Macedonio could be every gallery owner´s worst nightmare. On one occasion, Macedonio observed a spectator who was interested in one of his works. He walked over to the wall where the piece was hung, took it down and gave it to the admirer.

The painter often went to the extreme of offering to share the profits he had made from his recently sold paintings with friends he found along the way. He demonstrated this same generosity to his relatives, to whom he often gave his works as gifts. At every commentary Macedonio exclaimed soto voce: “Only he who has gives.”

During his tours about the city, Macedonio made frequent stops at locations that held something of interest for him. On his way to his son Víctor’s house, he would knock on painter Diego López-Aliaga´s door because he appreciated Diego´s work, particularly a “Nude in Blue” that Macedonio considered to be the finest of this artist´s work. López- Aliaga loved these moments and enjoyed the comments made by this slight, nervous and happy master who “lived off the smell of paint.”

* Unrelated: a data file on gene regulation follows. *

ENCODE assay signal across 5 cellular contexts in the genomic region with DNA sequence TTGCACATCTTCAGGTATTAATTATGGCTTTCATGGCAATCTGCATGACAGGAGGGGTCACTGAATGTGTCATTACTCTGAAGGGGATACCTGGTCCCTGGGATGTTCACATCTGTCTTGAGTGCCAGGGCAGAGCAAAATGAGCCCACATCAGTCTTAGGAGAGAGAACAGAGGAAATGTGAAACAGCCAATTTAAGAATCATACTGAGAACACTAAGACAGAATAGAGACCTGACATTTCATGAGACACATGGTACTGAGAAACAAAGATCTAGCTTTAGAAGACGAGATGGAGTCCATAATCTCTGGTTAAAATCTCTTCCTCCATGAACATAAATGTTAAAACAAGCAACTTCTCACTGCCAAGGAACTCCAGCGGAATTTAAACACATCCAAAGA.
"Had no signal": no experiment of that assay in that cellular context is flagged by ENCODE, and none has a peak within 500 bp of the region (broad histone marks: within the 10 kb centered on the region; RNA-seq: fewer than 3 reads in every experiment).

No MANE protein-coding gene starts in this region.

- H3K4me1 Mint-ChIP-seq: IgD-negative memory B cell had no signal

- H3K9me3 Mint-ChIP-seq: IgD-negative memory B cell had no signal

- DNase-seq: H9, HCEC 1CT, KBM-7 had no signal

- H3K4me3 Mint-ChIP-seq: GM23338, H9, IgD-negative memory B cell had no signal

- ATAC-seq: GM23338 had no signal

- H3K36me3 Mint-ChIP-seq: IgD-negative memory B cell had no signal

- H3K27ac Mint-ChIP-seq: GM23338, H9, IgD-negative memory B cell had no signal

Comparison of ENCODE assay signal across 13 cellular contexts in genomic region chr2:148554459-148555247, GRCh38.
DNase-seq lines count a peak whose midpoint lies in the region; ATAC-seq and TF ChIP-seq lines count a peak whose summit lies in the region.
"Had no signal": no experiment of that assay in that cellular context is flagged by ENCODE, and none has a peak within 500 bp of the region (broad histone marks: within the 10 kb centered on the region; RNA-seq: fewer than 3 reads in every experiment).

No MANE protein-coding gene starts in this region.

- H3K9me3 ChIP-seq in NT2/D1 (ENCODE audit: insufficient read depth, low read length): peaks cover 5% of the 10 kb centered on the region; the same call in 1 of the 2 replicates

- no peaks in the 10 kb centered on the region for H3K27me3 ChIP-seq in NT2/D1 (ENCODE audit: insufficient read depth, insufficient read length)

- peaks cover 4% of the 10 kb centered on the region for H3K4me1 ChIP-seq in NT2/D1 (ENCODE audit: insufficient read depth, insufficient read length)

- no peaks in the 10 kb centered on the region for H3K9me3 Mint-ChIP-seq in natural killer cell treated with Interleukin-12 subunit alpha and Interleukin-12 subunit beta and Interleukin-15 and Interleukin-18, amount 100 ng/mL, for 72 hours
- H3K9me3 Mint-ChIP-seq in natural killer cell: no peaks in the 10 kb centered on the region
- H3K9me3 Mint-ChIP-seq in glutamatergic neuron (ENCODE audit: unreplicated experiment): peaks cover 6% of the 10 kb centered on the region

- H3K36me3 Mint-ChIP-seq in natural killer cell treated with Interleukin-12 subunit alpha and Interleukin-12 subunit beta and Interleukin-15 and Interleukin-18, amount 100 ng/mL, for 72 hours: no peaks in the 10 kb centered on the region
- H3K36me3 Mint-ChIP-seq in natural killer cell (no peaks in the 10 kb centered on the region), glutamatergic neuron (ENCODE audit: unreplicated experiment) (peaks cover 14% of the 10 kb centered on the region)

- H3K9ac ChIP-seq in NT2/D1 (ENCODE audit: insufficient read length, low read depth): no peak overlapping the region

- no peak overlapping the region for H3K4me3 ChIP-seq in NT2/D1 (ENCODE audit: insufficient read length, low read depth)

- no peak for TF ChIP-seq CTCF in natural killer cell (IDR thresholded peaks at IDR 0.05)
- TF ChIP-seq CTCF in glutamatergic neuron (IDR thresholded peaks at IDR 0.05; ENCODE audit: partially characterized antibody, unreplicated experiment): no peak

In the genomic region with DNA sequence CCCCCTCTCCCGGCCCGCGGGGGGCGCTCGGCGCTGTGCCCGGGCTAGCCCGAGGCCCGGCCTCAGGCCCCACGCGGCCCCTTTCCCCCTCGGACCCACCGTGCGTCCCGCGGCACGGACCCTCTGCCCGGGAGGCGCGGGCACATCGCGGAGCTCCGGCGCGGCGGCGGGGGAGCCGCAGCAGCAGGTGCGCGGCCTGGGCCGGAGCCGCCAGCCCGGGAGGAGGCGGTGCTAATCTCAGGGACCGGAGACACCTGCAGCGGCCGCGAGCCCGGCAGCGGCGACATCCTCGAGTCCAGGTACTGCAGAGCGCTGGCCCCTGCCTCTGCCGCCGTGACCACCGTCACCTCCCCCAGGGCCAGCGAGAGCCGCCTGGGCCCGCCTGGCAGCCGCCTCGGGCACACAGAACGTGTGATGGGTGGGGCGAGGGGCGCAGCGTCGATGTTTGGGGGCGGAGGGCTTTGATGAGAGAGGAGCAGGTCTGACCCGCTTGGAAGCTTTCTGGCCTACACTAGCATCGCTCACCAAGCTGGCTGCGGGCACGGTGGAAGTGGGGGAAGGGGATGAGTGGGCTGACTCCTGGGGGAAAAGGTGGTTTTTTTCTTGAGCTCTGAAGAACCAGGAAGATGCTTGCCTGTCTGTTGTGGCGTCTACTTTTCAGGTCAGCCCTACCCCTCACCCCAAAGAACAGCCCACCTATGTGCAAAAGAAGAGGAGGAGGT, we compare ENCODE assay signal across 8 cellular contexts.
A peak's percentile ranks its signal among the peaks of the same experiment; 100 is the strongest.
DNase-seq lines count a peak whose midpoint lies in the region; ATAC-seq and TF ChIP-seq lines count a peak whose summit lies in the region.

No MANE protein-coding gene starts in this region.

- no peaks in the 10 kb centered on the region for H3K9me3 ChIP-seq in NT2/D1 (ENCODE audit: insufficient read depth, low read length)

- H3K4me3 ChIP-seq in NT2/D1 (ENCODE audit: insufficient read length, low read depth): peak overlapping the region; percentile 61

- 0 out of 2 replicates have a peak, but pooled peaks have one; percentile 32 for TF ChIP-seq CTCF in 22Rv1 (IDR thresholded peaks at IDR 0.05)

During the last years of his life, Macedonio made frequent visits to his family and friends, including the Ganoza-Ashton, Benavides-Ganoza, Cárdenas-Martínez, Bolaños-Altamirano, Pérez-Romero Macchiavello, Tord Romero-Velasco Astete and Urquiaga-Gálvez families. These visits often included lively conversation about art, Macedonio´s renditions of classical music, card games and “sapo.” This last game was frequently played on visits to the Perez-Romero Macchiavello family, and stories tell how his friends managed to affect Macedonio´s concentration by playing on his superstitions. On one occasion, the painter´s opponents startled him by showing him a snake preserved in formaldehyde; in response, Macedonio made nervous and complicated gestures to counteract the snake’s malevolent influence!